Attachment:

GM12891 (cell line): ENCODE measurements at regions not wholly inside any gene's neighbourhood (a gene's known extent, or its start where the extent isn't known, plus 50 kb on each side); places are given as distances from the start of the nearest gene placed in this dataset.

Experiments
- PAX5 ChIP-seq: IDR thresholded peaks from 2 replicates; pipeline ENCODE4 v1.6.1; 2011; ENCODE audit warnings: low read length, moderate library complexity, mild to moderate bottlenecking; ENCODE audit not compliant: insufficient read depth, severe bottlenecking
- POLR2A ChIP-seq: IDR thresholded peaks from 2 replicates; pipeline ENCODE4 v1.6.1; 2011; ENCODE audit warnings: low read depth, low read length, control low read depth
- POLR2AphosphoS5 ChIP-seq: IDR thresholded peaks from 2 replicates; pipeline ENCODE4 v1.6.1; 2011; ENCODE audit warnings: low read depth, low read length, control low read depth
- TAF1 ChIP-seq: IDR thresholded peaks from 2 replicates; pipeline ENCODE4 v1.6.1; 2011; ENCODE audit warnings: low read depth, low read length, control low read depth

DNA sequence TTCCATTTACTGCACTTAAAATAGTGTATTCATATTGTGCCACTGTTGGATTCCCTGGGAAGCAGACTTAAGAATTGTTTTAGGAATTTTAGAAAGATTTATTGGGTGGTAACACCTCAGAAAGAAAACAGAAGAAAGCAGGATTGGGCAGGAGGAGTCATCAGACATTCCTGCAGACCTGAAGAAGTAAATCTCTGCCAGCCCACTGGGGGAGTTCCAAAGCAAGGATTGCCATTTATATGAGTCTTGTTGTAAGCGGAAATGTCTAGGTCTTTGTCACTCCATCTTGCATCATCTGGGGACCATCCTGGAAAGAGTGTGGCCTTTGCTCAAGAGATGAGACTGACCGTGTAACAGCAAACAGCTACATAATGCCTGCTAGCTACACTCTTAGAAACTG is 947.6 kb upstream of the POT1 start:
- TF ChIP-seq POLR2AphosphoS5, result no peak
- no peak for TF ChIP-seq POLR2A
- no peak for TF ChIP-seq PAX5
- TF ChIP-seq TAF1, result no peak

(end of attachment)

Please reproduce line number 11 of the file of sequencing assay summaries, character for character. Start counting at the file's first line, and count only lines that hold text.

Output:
- TF ChIP-seq TAF1, result no peak